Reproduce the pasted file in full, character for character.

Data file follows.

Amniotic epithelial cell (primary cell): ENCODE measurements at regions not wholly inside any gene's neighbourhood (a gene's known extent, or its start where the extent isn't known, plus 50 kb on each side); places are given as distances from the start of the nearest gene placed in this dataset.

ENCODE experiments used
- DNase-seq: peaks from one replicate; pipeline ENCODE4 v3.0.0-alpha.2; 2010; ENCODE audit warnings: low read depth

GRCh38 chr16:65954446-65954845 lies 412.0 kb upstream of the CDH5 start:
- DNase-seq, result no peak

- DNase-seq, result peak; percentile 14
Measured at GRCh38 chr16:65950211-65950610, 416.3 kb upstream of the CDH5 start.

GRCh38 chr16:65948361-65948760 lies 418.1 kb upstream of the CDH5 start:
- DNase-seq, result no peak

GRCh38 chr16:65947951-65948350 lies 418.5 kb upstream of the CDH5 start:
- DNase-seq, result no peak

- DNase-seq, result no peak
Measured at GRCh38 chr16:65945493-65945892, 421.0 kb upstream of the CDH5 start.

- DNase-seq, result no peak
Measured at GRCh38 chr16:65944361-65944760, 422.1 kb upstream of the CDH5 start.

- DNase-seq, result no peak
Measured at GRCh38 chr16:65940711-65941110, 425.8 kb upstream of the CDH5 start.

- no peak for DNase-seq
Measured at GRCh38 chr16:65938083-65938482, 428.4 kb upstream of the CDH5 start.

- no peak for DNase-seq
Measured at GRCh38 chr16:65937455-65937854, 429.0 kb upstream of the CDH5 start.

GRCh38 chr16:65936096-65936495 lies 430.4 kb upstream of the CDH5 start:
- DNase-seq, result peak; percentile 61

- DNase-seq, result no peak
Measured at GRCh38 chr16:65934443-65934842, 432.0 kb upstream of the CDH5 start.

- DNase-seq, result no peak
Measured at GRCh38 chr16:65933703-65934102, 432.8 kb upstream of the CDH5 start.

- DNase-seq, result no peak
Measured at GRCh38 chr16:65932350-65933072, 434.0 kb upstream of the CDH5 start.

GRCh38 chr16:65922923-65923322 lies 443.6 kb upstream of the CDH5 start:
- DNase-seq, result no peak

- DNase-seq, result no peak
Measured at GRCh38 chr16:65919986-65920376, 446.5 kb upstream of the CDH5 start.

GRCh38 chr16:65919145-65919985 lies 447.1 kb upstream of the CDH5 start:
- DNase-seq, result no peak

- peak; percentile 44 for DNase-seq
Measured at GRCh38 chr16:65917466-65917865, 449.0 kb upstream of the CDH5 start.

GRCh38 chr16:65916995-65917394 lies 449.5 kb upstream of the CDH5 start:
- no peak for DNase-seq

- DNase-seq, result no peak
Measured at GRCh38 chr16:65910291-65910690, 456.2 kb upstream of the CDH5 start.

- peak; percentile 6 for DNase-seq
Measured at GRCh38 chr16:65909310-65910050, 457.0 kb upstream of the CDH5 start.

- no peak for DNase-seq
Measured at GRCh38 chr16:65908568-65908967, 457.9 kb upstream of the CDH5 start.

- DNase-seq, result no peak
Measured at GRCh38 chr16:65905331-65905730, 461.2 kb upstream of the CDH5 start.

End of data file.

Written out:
Amniotic epithelial cell (primary cell): ENCODE measurements at regions not wholly inside any gene's neighbourhood (a gene's known extent, or its start where the extent isn't known, plus 50 kb on each side); places are given as distances from the start of the nearest gene placed in this dataset.

ENCODE experiments used
- DNase-seq: peaks from one replicate; pipeline ENCODE4 v3.0.0-alpha.2; 2010; ENCODE audit warnings: low read depth

GRCh38 chr16:65954446-65954845 lies 412.0 kb upstream of the CDH5 start:
- DNase-seq, result no peak

- DNase-seq, result peak; percentile 14
Measured at GRCh38 chr16:65950211-65950610, 416.3 kb upstream of the CDH5 start.

GRCh38 chr16:65948361-65948760 lies 418.1 kb upstream of the CDH5 start:
- DNase-seq, result no peak

GRCh38 chr16:65947951-65948350 lies 418.5 kb upstream of the CDH5 start:
- DNase-seq, result no peak

- DNase-seq, result no peak
Measured at GRCh38 chr16:65945493-65945892, 421.0 kb upstream of the CDH5 start.

- DNase-seq, result no peak
Measured at GRCh38 chr16:65944361-65944760, 422.1 kb upstream of the CDH5 start.

- DNase-seq, result no peak
Measured at GRCh38 chr16:65940711-65941110, 425.8 kb upstream of the CDH5 start.

- no peak for DNase-seq
Measured at GRCh38 chr16:65938083-65938482, 428.4 kb upstream of the CDH5 start.

- no peak for DNase-seq
Measured at GRCh38 chr16:65937455-65937854, 429.0 kb upstream of the CDH5 start.

GRCh38 chr16:65936096-65936495 lies 430.4 kb upstream of the CDH5 start:
- DNase-seq, result peak; percentile 61

- DNase-seq, result no peak
Measured at GRCh38 chr16:65934443-65934842, 432.0 kb upstream of the CDH5 start.

- DNase-seq, result no peak
Measured at GRCh38 chr16:65933703-65934102, 432.8 kb upstream of the CDH5 start.

- DNase-seq, result no peak
Measured at GRCh38 chr16:65932350-65933072, 434.0 kb upstream of the CDH5 start.

GRCh38 chr16:65922923-65923322 lies 443.6 kb upstream of the CDH5 start:
- DNase-seq, result no peak

- DNase-seq, result no peak
Measured at GRCh38 chr16:65919986-65920376, 446.5 kb upstream of the CDH5 start.

GRCh38 chr16:65919145-65919985 lies 447.1 kb upstream of the CDH5 start:
- DNase-seq, result no peak

- peak; percentile 44 for DNase-seq
Measured at GRCh38 chr16:65917466-65917865, 449.0 kb upstream of the CDH5 start.

GRCh38 chr16:65916995-65917394 lies 449.5 kb upstream of the CDH5 start:
- no peak for DNase-seq

- DNase-seq, result no peak
Measured at GRCh38 chr16:65910291-65910690, 456.2 kb upstream of the CDH5 start.

- peak; percentile 6 for DNase-seq
Measured at GRCh38 chr16:65909310-65910050, 457.0 kb upstream of the CDH5 start.

- no peak for DNase-seq
Measured at GRCh38 chr16:65908568-65908967, 457.9 kb upstream of the CDH5 start.

- DNase-seq, result no peak
Measured at GRCh38 chr16:65905331-65905730, 461.2 kb upstream of the CDH5 start.